Structural genomics  is a science in its infancy. The main task of structural genomics is to combine available data on genes and gene products such as structure, sequence, function and chromosomal proximity [2, 3] in a meaningful way so as to procure biological insight [4–10]. These patterns can later be used to characterize newly sequenced or crystallized proteins or even complexes. Primarily the insight from structural genomics comes from the observation that similar sequences and structures yield similar functions. For example, recently the structural analysis of inositol monophosphate (IMPase) from M. janaschii showed an addition of "new" function to a protein with "known" function.  In this case, a protein that was thought to act as only an FBPase (1,6-fructobiphosphatase) was also implicated as an IMPase via homology modeling. In light of cases like these we have decided to build a database that maximizes the specificity of functional annotation, albeit at an expense of its sensitivity.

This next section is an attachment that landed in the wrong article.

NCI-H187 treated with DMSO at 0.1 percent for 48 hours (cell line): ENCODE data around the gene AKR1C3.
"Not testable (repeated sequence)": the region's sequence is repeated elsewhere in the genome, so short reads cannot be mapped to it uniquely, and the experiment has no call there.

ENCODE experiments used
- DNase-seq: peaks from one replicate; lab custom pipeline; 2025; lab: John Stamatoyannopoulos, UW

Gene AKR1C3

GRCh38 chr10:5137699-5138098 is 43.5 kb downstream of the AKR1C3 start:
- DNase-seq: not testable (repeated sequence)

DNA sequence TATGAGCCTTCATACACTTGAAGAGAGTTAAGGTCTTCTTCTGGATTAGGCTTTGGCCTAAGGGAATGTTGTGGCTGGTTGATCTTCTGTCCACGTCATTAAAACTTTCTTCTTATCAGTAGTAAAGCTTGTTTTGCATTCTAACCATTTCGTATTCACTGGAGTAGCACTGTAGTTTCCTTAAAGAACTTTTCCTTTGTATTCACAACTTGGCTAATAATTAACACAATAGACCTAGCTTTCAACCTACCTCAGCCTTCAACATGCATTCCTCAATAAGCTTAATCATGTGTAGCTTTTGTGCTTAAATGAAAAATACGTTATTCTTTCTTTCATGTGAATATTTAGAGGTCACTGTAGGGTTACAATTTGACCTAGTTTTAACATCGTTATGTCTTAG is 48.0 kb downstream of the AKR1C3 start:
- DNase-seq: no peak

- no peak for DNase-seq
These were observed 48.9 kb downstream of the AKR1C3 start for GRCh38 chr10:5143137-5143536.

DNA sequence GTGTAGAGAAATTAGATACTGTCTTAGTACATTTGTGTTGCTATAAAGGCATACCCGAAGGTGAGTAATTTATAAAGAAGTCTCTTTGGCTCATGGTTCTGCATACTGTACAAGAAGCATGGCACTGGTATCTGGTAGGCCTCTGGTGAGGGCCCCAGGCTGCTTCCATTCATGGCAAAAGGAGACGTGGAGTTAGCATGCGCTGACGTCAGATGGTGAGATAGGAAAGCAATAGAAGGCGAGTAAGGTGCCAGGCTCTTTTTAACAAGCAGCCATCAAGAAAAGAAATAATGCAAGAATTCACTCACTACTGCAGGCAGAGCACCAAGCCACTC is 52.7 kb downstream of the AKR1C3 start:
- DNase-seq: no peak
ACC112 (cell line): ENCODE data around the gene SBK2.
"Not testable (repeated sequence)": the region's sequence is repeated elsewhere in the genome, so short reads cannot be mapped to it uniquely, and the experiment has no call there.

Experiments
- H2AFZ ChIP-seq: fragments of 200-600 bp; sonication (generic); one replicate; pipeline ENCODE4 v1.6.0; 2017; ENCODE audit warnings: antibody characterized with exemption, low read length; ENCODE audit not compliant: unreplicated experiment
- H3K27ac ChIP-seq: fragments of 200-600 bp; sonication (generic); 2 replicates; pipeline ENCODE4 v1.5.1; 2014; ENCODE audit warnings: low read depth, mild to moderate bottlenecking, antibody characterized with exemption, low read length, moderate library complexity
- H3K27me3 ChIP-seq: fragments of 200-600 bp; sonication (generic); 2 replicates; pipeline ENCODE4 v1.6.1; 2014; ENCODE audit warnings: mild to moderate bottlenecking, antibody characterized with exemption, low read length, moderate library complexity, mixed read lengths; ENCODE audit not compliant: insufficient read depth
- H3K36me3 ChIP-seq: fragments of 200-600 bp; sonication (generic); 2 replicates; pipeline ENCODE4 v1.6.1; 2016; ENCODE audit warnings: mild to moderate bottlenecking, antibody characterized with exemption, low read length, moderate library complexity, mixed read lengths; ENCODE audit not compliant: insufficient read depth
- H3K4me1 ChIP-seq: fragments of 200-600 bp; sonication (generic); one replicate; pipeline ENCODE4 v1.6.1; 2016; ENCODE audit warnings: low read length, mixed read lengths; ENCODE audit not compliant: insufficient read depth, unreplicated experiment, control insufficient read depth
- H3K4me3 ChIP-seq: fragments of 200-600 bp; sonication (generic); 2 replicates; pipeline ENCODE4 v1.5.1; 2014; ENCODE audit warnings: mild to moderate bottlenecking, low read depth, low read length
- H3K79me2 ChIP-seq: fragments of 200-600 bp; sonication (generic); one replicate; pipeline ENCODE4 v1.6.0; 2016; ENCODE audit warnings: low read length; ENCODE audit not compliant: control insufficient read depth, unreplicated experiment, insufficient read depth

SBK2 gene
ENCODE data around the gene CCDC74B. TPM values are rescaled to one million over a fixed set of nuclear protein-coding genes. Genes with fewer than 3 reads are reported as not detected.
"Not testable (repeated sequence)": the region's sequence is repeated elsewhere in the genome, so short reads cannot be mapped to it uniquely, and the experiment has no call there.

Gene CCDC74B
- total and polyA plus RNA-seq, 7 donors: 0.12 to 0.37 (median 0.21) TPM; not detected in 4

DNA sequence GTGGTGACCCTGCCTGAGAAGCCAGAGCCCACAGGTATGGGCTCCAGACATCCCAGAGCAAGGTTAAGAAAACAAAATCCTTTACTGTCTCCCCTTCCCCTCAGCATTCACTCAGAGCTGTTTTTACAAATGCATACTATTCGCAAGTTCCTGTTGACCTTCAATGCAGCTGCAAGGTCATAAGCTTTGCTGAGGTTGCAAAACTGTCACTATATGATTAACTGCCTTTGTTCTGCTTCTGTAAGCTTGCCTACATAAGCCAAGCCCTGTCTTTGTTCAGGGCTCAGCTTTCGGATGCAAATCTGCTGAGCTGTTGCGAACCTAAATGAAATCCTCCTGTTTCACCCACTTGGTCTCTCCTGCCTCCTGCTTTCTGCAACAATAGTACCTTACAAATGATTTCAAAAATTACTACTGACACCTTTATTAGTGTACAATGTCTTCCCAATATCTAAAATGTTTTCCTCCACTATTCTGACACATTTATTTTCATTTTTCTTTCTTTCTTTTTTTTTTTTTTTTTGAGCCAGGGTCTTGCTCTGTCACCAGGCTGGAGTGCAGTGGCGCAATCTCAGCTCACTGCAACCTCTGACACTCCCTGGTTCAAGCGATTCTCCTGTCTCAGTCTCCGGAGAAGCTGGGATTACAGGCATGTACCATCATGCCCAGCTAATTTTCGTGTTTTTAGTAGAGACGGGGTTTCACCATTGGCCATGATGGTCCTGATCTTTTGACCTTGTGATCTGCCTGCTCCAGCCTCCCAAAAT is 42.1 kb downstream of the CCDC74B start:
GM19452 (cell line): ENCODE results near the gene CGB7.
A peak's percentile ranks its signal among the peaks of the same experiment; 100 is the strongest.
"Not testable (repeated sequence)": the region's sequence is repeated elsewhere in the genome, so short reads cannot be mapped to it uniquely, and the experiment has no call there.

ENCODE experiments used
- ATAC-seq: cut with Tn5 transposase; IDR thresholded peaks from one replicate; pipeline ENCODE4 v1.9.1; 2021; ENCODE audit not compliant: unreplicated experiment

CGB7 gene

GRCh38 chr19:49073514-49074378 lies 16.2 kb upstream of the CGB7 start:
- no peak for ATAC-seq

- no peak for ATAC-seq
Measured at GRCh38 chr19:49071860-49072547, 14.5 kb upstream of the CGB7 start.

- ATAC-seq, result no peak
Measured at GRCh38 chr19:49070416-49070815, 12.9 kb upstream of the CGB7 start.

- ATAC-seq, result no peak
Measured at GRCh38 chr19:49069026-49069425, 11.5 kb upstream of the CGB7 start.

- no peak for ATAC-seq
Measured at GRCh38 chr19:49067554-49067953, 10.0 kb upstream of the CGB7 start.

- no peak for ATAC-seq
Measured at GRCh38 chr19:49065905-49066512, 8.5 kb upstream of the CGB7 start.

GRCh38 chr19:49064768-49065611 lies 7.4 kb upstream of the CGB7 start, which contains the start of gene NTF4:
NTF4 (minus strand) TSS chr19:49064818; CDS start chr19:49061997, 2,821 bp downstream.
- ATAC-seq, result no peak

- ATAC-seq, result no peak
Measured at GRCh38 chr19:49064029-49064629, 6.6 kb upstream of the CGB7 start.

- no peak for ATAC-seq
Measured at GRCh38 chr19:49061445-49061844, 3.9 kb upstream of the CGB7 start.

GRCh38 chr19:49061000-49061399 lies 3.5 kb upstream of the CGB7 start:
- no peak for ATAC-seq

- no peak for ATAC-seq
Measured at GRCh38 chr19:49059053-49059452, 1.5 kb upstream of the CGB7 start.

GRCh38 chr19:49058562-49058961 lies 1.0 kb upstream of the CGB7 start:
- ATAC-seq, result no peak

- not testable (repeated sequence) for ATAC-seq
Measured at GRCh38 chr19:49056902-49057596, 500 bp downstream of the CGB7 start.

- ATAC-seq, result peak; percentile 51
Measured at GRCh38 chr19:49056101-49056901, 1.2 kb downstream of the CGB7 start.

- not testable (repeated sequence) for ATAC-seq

Efforts to annotate function based on structure and sequence homology alone are complicated and more often than not lead to mis-annotations [14, 15] This is partly due to the fact that different sequences can fold into similar structures but have different functions [16–19] This creates the problem of similar structures performing many, sometimes different functions. A notable example of functional diversity inside a structurally homologous family is the case of the P-loop NTPases. For example, the structures of RecA (2reb)  and adenylate kinase (2ak3)  proteins are similar. Both are alpha and beta proteins. Both contain P-loop topology. Both are placed in the same SCOP family. Yet, their functions are quite distinct. RecA is a DNA repair protein, while the adenylate kinase is a transfer protein facilitating the transfer of phosphate groups between AMP and ADP. Because of these difficulties and because of possible insights gained from annotating from all homologs, not just the closest ones, ELISA addresses the issue of functional annotation as one of probabilistic analysis where the putative function is one of many accessible upon sequence mutation of a gene. The justification for this is evidenced further by directed evolution studies that enable the derivation of new function from homologous sequence [19, 22] e.g. the alternate must also be true: homologous sequences may have different functions.